jtemplate.ru - free templates joomla

How Non-Smokers Can get COPD

Mar2021image004Smoking is the primary cause of chronic obstructive pulmonary disease (COPD) — the Centers for Disease Control and Prevention (CDC) reports that eight out of every 10 COPD-related deaths can be linked back to smoking. That doesn’t mean non-smokers are immune to COPD, however. As many as 25% of Americans diagnosed with the disease never even touched a cigarette.  

Here are four ways non-smokers can still get diagnosed with the disease:

  1. Secondhand smoke — According to the CDC, secondhand smoke is the cause of more than 7,000 deaths per year among Americans who don’t smoke — mostly because it exposes non-smokers to the same poisons and substances as if they were smoking a cigarette or pipe themselves.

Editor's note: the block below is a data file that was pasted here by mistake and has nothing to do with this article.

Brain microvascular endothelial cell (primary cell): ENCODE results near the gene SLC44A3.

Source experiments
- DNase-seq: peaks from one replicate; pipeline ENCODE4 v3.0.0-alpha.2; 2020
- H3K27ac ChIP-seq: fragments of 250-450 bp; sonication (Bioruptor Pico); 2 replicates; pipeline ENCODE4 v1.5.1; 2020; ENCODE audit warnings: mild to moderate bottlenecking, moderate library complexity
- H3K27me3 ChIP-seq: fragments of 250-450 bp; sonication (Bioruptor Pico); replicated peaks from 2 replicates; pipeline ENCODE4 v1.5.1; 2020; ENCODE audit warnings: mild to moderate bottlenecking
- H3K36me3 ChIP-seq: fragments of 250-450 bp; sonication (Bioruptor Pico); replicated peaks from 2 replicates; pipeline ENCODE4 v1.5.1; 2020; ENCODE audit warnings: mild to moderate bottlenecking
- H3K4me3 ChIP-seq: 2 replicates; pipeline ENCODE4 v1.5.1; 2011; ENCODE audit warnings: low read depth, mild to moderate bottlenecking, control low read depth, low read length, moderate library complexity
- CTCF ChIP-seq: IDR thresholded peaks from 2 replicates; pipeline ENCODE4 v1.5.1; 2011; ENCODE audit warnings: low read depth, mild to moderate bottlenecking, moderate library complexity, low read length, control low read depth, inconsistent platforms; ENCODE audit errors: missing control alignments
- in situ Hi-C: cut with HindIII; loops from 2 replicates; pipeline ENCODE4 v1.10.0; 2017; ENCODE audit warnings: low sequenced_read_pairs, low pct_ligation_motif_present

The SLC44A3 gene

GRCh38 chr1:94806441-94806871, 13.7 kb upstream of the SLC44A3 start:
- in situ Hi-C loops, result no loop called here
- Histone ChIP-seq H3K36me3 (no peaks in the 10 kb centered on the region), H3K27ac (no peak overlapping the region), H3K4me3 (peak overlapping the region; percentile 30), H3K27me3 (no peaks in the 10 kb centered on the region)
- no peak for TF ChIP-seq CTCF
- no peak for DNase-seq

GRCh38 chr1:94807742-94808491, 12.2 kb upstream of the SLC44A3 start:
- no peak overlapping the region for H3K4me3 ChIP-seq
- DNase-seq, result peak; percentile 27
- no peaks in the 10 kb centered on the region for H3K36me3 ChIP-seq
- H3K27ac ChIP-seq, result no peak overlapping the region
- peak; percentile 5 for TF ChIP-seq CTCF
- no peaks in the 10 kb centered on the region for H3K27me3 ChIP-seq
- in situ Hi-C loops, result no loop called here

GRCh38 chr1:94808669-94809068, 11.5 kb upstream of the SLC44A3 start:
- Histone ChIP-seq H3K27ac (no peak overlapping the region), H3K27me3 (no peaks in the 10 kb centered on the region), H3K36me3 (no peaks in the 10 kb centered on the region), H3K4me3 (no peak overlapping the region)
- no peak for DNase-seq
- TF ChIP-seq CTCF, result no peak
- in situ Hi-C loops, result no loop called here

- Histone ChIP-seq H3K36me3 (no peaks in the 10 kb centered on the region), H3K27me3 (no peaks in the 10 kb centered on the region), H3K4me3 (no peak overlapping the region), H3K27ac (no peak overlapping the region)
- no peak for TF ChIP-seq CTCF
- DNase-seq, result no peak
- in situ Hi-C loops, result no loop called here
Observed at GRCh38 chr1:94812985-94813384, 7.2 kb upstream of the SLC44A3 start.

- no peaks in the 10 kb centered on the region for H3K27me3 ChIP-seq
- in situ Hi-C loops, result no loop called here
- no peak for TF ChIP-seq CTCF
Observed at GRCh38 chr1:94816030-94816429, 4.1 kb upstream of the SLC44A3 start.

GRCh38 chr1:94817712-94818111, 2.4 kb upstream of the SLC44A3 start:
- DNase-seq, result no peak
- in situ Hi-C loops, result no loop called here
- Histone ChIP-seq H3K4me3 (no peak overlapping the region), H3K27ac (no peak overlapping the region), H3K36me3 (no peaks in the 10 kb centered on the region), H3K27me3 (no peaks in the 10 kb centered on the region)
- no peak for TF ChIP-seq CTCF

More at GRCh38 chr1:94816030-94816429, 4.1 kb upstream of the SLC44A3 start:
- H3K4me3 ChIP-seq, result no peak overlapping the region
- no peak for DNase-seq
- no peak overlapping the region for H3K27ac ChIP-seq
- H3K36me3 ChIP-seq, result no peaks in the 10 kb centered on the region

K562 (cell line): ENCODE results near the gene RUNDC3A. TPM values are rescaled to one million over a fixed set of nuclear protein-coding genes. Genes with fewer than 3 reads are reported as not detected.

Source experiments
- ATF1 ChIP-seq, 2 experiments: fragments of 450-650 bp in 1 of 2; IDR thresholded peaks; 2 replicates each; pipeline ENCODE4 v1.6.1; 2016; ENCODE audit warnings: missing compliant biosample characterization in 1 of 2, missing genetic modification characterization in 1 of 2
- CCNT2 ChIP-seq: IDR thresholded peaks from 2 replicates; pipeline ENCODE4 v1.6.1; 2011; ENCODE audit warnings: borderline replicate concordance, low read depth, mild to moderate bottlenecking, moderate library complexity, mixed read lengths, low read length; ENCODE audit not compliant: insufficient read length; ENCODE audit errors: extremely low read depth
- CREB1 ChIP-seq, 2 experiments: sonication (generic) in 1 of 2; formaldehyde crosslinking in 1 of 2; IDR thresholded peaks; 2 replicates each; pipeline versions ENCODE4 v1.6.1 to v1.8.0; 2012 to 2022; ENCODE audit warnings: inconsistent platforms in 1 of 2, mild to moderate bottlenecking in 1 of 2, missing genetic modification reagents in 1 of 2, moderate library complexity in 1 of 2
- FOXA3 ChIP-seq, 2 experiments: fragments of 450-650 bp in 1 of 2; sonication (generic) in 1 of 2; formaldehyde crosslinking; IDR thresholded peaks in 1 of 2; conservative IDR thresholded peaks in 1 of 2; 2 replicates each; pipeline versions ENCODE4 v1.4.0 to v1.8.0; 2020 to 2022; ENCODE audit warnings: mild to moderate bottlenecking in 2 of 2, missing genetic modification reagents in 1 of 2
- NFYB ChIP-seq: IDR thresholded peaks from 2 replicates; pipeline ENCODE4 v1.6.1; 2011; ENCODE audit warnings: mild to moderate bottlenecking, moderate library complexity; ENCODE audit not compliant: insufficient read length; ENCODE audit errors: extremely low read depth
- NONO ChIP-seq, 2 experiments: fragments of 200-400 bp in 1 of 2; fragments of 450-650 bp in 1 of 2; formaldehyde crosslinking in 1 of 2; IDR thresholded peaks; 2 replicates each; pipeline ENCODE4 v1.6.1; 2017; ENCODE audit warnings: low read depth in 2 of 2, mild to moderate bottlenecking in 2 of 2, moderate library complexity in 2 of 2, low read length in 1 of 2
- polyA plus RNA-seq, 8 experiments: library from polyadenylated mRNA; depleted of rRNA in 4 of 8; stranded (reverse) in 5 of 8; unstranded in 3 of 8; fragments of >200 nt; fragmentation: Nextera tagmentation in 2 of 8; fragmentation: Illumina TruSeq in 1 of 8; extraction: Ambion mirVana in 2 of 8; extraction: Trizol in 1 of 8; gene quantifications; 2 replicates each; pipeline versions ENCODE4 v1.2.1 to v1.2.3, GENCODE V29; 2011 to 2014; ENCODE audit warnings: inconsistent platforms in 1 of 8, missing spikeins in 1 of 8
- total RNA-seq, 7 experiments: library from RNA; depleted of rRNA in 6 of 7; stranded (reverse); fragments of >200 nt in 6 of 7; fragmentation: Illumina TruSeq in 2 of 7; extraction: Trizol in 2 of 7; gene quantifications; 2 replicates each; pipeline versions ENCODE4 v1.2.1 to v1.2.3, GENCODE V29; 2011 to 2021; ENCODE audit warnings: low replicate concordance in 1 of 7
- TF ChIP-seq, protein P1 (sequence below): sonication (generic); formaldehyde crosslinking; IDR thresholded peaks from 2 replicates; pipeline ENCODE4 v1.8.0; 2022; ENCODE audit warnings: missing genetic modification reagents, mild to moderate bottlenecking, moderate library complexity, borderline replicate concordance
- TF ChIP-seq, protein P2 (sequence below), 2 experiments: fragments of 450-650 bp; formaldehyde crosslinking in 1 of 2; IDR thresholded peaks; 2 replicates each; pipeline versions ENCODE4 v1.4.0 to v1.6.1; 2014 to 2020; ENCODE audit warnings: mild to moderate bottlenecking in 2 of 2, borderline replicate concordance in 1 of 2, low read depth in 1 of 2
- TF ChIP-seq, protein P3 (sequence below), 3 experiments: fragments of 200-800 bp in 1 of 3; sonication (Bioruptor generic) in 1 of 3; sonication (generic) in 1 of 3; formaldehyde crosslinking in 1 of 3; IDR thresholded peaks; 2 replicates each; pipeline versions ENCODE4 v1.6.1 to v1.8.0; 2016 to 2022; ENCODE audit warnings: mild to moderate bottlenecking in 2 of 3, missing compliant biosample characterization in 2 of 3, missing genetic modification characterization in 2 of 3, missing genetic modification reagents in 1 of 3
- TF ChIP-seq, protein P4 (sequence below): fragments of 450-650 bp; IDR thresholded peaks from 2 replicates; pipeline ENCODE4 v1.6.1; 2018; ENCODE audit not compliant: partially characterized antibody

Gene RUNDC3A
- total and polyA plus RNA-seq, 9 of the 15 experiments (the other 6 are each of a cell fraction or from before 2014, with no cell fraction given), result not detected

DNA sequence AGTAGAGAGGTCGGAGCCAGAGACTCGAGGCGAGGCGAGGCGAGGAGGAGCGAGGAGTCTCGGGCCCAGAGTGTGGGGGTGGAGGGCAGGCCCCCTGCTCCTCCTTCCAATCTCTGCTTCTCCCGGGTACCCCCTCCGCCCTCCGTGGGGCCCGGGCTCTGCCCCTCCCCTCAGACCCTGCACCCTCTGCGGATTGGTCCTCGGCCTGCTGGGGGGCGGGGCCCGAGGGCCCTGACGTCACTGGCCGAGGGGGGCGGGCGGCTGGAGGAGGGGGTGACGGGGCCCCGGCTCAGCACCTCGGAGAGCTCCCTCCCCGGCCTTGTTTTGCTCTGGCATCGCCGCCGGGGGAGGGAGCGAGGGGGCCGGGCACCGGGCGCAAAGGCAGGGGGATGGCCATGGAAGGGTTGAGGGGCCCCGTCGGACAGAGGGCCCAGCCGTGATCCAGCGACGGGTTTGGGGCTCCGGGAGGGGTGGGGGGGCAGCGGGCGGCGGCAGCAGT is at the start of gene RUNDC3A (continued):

2. Air pollution — While air pollution can trigger a COPD flare-up, it can also cause the disease if people are exposed to it for long periods of time. Before venturing outside, check the cleanliness of the air in your area by visiting AirNow.gov. When inside, you can minimize pollution by regularly changing the filters in your air conditioner —use high-efficiency particulate air filters (HEPA) if you can — and keeping your house free of dust and cigarette smoke.
  3. Genetics — One study found that 5% of people living with COPD  don’t produce enough alpha-1 antitrypsin, a protein that helps guard against lung damage, making them vulnerable to diseases such as COPD.
  4. Age — While getting older isn’t enough to cause the disease on its own, COPD is more common in people over the age of 40 who have smoked or been exposed to other dangerous chemicals and pollutants. This occurs because the lungs of a younger person often recover much faster from harmful irritants than those of people who are older.

Read the entire story on Healthline to learn more about non-smokers and their chances of getting COPD.